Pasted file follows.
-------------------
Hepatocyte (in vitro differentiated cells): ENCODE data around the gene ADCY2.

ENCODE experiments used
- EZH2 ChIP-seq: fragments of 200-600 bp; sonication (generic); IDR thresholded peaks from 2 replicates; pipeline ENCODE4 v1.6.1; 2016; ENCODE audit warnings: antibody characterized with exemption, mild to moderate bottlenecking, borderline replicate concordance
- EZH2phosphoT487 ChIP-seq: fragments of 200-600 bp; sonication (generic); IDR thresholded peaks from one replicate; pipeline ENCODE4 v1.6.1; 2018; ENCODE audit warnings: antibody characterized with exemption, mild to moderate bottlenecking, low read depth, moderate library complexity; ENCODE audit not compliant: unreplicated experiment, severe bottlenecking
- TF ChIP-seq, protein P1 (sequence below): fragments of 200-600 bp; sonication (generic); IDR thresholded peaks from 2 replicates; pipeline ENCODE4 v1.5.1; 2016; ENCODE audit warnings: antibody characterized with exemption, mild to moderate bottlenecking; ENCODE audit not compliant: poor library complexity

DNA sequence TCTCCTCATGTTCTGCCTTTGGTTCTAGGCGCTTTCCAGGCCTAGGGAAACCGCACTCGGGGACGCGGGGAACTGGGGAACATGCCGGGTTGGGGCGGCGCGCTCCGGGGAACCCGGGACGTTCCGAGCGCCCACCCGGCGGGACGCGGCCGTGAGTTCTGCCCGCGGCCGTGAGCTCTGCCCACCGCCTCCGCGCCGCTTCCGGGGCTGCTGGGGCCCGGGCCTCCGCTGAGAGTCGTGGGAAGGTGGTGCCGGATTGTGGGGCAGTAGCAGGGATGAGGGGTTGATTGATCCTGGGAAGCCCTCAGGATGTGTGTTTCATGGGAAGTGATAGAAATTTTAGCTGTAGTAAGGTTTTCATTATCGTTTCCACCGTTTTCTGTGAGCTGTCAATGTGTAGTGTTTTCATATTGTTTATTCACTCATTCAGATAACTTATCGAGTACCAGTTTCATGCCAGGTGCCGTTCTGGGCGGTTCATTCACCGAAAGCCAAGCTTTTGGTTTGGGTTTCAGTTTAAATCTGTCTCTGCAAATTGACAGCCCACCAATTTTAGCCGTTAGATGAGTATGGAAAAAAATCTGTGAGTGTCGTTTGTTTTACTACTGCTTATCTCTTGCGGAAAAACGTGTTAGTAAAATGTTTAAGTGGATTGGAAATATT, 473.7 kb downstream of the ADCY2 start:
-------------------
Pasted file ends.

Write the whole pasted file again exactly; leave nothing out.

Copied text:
Hepatocyte (in vitro differentiated cells): ENCODE data around the gene ADCY2.

ENCODE experiments used
- EZH2 ChIP-seq: fragments of 200-600 bp; sonication (generic); IDR thresholded peaks from 2 replicates; pipeline ENCODE4 v1.6.1; 2016; ENCODE audit warnings: antibody characterized with exemption, mild to moderate bottlenecking, borderline replicate concordance
- EZH2phosphoT487 ChIP-seq: fragments of 200-600 bp; sonication (generic); IDR thresholded peaks from one replicate; pipeline ENCODE4 v1.6.1; 2018; ENCODE audit warnings: antibody characterized with exemption, mild to moderate bottlenecking, low read depth, moderate library complexity; ENCODE audit not compliant: unreplicated experiment, severe bottlenecking
- TF ChIP-seq, protein P1 (sequence below): fragments of 200-600 bp; sonication (generic); IDR thresholded peaks from 2 replicates; pipeline ENCODE4 v1.5.1; 2016; ENCODE audit warnings: antibody characterized with exemption, mild to moderate bottlenecking; ENCODE audit not compliant: poor library complexity

DNA sequence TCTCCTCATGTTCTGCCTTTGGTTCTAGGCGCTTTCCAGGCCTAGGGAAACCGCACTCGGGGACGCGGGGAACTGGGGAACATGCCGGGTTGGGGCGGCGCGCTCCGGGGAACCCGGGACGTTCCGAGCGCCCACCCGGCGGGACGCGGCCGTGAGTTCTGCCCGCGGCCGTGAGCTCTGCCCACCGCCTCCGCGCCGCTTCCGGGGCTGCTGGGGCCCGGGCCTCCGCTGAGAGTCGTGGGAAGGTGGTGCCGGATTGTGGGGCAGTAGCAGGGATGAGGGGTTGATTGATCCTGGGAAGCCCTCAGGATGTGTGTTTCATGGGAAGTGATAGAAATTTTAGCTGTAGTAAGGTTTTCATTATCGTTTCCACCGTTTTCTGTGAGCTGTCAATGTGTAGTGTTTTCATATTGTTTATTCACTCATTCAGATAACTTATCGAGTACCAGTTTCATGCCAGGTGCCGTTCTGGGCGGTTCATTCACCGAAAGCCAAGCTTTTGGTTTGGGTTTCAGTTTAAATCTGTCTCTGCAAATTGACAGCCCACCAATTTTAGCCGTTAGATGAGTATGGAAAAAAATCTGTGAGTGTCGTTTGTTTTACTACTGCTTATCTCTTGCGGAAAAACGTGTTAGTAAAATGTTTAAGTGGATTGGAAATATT, 473.7 kb downstream of the ADCY2 start: